2.7
June 26, 2014

Can You Forgive? ~ Avery Stonich

hospital room bed

My brother and I take a deep breath before pushing open the door to our mother’s room in the intensive care unit at Mass General Hospital at 6:00 a.m. after a brief, fitful sleep on the red-eye flight from Denver.

Her kidneys have failed, victims of 14 years of ravaging cancer, yet IVs and miracles have postponed her inevitable death, in blatant disregard for the fact that her time had come—yesterday. Her bleary eyes brighten slightly at our arrival as she wearily tilts her head to view the only tangible accomplishments of her life.

“Hi there,” she squeaks, her voice weak, her head still foggy from poisons that seeped into her bloodstream when her kidneys were on strike. I sit next to her, sweeping my eyes around the scene of tubes, medicine bags, blinking monitors and nurse notes scribbled on a clipboard at the foot of the bed. It smells of death and flesh rot and bodily fluids.

“How are you feeling, Mom?” I ask. I can’t decipher the mumbles from her mouth, but I can tell she has something important to say by the earnest look in her eye.

“What’s that, Mom?”

“Do you forgive me?” she asks. The delirium has given her permission to dig into painful hollows that have been taboo until now.

“For what,” I whispered back, afraid of speaking too loudly lest someone overhear our tightly kept secrets.

“For the drinking,” she breathes out in a drawn-out whisper, as if letting go of guilt that has haunted the depths of her soul for years.

What can I say?

My mind wanders to memories of my youth—how she had to be home by six o’clock to “watch the news.” It wasn’t the news that waited, but her cocktail.

She’d dig into a couple of aperitifs before plowing though a gallon jug of wine—the cheap variety grabbed in haste from the bottom shelf of a no-frills liquor store. By the wee hours, she’d be a sloppy mess, dialing telephone numbers, then slurring sadness into the receiver regardless of who was listening—or not, often my father, whose eyes rolled at the pathetic ramblings crackling over the wire all the way to his home in Australia.

Eventually she’d hang up, or fall off the stool and pass out on the filthy kitchen floor, leaving the receiver dangling from the wall. Sometimes she’d stumble up the creaky stairs to my room and perch on the edge of my bed, the sickly sweet smell of alcohol wafting from her mouth and swirling around my sleep. She’d sob and clutch me, as if I were the only reason to keep living.

It was too heavy a weight to bear. I was just a young child, six years old.

Drinking consumed her hours with voracious hunger, like a whale shark scooping giant swallows of plankton. My mother couldn’t get anything done. Newspapers piled on couches. Bills sat idly on counters, their envelopes still sealed. The Christmas tree lingered through spring, dusty ornaments fading from prolonged exposure. No one came for dinner. No one even came over. Or called.

She was the strange lady in the corner house who stayed up until 4:00 a.m., then slept until late afternoon, leaving little time for neighborly chats over white-picket fences.

I look at my mother in the hospital bed—her matted hair, eyeglasses slipped down on her sweaty nose, sallow skin—and for a moment I feel sorry for her, for all of her years of suffering with cancer, for her empty life.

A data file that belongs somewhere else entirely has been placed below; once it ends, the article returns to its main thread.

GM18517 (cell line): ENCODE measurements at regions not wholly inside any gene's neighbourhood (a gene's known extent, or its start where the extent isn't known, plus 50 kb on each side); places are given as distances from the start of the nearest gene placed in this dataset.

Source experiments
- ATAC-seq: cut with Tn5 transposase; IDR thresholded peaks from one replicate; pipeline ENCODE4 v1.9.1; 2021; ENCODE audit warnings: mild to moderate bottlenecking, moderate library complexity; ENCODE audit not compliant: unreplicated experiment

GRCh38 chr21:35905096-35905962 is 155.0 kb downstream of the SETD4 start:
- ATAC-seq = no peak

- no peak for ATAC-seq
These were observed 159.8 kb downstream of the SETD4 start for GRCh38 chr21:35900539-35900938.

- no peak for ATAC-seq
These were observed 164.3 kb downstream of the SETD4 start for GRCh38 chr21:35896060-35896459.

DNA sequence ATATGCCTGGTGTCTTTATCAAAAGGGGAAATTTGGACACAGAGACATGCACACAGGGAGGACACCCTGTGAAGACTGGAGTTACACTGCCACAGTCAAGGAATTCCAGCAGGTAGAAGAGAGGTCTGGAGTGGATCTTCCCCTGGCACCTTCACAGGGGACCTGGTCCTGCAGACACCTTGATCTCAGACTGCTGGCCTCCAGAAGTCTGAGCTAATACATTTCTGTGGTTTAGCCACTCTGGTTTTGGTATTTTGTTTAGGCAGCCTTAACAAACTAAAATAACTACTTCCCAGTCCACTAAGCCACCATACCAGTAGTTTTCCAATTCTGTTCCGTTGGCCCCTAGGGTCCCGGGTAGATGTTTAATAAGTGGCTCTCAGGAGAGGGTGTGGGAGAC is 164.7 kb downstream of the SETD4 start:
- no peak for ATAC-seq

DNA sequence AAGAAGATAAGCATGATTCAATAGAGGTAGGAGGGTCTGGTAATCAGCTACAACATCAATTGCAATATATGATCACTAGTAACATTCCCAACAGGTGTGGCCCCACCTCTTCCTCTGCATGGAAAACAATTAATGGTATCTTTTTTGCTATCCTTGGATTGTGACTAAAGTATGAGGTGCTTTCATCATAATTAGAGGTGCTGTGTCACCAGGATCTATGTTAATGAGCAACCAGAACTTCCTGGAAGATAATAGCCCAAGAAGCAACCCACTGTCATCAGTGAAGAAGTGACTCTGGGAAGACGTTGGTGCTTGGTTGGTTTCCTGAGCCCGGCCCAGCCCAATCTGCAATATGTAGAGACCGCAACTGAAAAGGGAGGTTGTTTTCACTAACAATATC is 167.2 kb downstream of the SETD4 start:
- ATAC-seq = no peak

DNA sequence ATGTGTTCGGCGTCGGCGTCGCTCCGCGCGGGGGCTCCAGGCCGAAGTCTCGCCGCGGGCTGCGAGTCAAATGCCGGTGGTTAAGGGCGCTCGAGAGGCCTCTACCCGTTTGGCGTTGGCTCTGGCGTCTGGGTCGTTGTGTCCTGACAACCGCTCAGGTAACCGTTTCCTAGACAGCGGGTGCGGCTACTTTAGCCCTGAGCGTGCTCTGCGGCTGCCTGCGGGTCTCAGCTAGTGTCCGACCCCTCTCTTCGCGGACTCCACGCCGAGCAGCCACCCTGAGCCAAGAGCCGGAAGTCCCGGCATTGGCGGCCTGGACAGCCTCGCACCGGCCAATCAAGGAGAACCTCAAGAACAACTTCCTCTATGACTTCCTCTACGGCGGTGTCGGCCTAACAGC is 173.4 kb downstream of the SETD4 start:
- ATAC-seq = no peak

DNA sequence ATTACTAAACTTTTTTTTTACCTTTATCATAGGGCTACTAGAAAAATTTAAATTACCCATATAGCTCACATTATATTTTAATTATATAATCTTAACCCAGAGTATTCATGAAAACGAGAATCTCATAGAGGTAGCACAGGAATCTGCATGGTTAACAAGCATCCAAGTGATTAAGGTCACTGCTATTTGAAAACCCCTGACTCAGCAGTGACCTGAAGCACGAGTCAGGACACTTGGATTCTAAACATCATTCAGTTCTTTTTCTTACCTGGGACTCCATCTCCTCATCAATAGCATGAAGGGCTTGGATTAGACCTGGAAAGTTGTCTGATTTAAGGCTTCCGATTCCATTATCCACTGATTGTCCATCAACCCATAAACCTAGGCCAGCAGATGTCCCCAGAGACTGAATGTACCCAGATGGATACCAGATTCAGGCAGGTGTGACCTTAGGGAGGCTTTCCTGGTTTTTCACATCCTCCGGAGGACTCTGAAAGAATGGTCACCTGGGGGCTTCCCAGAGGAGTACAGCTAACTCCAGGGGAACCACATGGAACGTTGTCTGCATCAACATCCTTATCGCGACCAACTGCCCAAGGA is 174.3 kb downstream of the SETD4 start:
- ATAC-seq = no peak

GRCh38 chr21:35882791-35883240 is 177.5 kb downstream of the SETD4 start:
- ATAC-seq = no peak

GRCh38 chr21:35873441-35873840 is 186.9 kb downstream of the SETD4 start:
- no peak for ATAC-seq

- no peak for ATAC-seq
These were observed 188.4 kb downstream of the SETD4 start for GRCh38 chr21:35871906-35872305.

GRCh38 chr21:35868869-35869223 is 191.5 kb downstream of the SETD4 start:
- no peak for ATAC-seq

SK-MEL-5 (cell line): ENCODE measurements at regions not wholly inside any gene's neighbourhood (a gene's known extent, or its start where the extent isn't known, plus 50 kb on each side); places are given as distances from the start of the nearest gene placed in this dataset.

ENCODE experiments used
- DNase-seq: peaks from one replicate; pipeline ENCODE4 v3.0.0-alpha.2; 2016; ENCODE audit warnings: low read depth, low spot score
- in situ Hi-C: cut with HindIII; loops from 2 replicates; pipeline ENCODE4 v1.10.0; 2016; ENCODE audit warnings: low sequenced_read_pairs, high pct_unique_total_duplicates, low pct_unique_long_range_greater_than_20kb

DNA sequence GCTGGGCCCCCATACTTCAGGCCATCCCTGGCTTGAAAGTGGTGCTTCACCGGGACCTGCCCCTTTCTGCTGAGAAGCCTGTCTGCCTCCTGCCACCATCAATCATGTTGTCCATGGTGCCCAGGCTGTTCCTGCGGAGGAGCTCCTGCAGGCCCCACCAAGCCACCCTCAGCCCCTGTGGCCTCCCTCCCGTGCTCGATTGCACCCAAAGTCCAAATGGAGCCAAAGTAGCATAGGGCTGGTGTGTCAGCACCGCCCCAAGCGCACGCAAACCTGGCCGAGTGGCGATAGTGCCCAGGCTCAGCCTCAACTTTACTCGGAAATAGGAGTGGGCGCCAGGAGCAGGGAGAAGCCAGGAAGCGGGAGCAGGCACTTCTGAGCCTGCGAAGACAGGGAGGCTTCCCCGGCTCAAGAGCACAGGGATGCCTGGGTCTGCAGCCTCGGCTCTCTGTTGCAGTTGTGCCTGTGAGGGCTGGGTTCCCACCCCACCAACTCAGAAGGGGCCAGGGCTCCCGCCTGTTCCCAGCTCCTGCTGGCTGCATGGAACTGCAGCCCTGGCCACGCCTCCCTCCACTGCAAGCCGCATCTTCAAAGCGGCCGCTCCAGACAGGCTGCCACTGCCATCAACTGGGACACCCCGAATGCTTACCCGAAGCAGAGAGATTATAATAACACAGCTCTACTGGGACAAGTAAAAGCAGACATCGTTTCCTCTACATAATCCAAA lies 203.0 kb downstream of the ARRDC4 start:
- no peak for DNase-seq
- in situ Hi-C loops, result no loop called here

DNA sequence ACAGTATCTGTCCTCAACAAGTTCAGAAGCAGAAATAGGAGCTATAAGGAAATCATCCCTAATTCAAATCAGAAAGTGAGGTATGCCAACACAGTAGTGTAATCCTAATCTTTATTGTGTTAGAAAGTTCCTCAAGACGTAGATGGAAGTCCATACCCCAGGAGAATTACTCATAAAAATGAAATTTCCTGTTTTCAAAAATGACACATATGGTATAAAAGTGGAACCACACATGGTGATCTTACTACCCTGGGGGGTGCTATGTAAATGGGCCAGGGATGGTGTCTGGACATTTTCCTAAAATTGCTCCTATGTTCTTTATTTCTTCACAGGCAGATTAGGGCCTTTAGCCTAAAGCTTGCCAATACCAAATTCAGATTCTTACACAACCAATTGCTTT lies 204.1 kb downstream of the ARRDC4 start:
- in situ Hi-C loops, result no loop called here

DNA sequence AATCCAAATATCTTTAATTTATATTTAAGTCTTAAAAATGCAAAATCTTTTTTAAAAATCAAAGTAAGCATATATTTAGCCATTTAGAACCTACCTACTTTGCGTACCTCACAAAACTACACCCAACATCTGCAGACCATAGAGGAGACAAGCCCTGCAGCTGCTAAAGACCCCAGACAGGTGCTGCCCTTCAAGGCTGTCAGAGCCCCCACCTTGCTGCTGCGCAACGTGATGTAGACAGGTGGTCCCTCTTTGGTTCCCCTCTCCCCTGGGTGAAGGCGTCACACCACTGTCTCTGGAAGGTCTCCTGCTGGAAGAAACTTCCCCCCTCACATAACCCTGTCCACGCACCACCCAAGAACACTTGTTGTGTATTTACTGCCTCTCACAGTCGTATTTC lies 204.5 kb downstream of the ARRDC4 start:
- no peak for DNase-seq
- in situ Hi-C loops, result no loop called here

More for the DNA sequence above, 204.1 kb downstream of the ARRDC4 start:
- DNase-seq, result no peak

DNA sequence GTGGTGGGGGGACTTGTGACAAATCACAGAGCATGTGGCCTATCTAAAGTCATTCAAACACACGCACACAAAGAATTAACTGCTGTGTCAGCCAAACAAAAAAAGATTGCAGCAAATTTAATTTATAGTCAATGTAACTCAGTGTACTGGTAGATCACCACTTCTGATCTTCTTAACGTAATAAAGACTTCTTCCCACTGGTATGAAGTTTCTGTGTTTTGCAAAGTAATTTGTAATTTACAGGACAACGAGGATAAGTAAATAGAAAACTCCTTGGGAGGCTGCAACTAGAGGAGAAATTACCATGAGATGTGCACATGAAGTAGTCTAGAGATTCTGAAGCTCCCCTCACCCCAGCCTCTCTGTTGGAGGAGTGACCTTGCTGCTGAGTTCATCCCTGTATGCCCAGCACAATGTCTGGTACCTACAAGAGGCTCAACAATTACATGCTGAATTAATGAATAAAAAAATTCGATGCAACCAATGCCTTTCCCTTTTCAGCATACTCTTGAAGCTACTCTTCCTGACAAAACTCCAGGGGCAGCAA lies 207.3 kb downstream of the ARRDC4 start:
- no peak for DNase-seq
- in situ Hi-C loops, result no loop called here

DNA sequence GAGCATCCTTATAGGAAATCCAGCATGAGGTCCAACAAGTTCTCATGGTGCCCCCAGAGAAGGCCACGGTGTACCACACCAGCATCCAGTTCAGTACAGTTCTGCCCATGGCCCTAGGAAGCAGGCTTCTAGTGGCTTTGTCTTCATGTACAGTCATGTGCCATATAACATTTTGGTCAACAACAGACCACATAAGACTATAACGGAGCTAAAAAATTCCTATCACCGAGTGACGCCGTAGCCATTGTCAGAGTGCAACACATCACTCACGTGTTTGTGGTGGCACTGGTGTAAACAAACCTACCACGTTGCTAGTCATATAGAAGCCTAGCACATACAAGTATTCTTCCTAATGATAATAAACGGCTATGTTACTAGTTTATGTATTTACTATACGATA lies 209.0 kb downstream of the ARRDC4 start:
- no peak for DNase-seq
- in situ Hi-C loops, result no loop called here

But then my memory jerks me back to childhood hell—the night we went to a special dinner at a medieval restaurant. After guzzling goblet after goblet of wine, she took me on a terrifying drive home. Crumpled in a ball of terror in the passenger seat, I squeezed my eyes closed each time the speeding car launched over the rails of a subway crossing. By now I was eight, shell-shocked at the mercy of a pickled pilot.

The wheels screeched to a halt on our gravel driveway. I had to prop up my mother as she stumbled up the stairs to the back door, her legs buckling from the effort. She fumbled for her key in her giant purse that overflowed with cigarette packs, crumpled receipts, empty notepads and other detritus of an unkempt life.

After a few drunken trawls, she gave up and collapsed in a heap on the stoop, bawling over some mysterious sorrow. The night was dark and heavy, thick with humid summer air that carried our voices through the window next door. The neighbor heard and came to help, opening the door and carrying my mother to bed.

I am filled with shame. I just want to be normal like everyone else. I am afraid to feel. It’s too painful.

This episode and a thousand more shape my adult psyche. I am the parent. I can’t rely on anyone. If I need something done, I need to do it myself. Put on a happy face and don’t let the neighbors know. And never reveal true feelings—you might get hurt. Or someone might not like you. Or they’ll think I’m her.

They think I’m just like her.

At some point in my early 20s, I realized I could prove I’m not her. I subconsciously vowed to be perfect. Perfect work and perfect meals and a perfect Christmas tree and perfectly wrapped presents and perfect organization and never late and so on, and so on, and so on, and so on.

It was exhausting and made me anxious. I was afraid to let people see the real me for fear they wouldn’t like what they see. It took decades and her death for me to wake from this haze and remove the shackles from my heart.

She gave me so much, yet not what I needed most—safety. Her presence injected chaos into my tightly ordered brain, which now tidies things and wraps them in neat bundles to avoid feeling out of control.

In the hospital room, I’m still a wounded little girl, afraid to say how I really feel. I reach out, take my mother’s hand and look into her eyes.

“Yes, Mom, I forgive you.”

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Editor: Catherine Monkman

Photo: Flickr

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Avery Stonich